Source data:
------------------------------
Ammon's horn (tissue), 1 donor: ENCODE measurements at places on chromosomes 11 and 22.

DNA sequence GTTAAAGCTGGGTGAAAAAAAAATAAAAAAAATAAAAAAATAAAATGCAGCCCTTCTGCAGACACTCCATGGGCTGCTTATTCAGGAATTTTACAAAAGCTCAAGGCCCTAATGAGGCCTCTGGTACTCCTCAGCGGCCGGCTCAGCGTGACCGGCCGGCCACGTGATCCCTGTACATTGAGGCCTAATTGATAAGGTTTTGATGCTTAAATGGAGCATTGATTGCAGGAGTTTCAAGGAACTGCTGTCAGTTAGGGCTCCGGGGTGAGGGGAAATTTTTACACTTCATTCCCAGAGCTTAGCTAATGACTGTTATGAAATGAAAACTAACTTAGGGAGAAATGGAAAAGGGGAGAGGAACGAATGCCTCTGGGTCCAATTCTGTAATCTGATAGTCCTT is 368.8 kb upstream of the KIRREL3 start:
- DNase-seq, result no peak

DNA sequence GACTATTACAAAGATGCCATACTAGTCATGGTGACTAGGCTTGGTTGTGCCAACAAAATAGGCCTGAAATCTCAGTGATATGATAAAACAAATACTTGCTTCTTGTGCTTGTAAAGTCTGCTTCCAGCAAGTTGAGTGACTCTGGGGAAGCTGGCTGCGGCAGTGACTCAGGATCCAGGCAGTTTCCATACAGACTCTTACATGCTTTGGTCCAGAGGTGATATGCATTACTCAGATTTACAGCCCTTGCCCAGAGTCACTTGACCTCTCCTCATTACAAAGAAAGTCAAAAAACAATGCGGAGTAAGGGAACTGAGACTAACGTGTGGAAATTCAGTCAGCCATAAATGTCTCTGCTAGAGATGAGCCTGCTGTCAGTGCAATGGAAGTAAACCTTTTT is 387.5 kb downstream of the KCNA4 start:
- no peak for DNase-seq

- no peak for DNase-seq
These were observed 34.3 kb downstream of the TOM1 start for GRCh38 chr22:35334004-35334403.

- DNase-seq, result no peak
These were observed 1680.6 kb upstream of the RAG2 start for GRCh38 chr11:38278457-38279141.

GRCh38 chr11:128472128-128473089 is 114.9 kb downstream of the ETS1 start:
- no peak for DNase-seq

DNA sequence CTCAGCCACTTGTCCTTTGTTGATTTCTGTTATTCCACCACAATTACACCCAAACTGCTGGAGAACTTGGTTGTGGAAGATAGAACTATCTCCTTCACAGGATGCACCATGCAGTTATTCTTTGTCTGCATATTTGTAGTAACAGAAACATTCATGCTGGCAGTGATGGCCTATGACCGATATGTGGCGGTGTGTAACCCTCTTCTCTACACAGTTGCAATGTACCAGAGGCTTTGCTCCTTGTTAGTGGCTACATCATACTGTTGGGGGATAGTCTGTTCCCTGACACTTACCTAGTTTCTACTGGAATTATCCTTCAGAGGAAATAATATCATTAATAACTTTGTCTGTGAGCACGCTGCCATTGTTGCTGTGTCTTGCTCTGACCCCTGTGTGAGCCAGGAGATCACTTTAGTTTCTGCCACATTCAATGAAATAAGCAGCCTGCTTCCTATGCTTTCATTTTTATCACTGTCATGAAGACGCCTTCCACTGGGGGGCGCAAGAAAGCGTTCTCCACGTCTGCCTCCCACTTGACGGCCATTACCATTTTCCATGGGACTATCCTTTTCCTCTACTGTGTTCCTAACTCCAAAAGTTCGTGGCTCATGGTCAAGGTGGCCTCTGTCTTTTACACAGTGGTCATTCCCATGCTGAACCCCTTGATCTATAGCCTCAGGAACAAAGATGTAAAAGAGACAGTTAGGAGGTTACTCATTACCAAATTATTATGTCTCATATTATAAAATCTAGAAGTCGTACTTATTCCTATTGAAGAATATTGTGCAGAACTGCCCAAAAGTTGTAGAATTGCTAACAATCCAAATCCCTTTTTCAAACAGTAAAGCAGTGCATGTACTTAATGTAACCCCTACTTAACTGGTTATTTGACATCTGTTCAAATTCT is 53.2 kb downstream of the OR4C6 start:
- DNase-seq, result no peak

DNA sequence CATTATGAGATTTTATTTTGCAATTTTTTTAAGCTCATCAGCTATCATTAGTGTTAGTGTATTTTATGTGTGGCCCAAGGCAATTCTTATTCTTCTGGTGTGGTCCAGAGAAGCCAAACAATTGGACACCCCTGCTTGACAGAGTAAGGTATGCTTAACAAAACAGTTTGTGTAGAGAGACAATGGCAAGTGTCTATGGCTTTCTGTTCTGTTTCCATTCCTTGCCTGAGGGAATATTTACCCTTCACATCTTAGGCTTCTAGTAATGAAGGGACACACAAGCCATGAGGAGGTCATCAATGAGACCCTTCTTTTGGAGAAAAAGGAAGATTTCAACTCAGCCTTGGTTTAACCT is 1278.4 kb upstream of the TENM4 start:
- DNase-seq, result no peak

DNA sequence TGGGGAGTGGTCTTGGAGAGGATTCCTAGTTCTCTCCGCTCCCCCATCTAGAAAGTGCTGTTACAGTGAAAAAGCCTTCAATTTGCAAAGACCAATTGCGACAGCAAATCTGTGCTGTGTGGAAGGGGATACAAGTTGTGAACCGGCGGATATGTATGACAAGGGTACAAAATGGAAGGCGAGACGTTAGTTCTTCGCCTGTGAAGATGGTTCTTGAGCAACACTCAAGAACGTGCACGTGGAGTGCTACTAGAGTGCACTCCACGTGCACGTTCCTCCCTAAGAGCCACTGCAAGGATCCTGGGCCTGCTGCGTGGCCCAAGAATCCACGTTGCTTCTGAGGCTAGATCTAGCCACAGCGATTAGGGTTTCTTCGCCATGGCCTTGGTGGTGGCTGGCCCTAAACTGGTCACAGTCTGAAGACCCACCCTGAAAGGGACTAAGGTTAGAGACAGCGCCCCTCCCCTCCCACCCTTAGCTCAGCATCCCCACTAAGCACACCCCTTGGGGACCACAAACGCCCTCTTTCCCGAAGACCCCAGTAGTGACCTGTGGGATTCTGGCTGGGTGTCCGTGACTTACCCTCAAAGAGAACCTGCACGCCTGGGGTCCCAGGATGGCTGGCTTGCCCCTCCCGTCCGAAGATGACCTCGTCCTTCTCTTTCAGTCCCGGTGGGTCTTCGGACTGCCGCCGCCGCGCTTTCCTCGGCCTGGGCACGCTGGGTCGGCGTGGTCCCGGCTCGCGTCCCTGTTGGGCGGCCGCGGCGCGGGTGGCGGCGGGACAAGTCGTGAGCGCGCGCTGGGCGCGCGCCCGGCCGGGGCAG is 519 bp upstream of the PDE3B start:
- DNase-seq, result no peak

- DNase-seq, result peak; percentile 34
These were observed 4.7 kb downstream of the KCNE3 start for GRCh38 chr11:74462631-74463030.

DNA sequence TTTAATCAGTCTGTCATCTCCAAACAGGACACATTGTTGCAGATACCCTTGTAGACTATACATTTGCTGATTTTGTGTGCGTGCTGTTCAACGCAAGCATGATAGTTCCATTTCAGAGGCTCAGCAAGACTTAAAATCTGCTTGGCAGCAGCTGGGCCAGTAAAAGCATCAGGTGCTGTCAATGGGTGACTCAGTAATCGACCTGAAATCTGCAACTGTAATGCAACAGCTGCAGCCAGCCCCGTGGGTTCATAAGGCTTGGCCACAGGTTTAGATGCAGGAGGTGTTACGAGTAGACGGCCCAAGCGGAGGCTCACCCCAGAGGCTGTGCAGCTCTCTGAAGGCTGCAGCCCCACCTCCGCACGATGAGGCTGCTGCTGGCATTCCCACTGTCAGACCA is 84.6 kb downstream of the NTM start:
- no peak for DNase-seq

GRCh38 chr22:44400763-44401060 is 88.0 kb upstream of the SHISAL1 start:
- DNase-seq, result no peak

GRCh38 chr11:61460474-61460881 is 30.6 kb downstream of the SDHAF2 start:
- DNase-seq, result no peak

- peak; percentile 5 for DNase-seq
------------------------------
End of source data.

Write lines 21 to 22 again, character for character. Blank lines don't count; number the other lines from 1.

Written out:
- no peak for DNase-seq

GRCh38 chr22:44400763-44401060 is 88.0 kb upstream of the SHISAL1 start: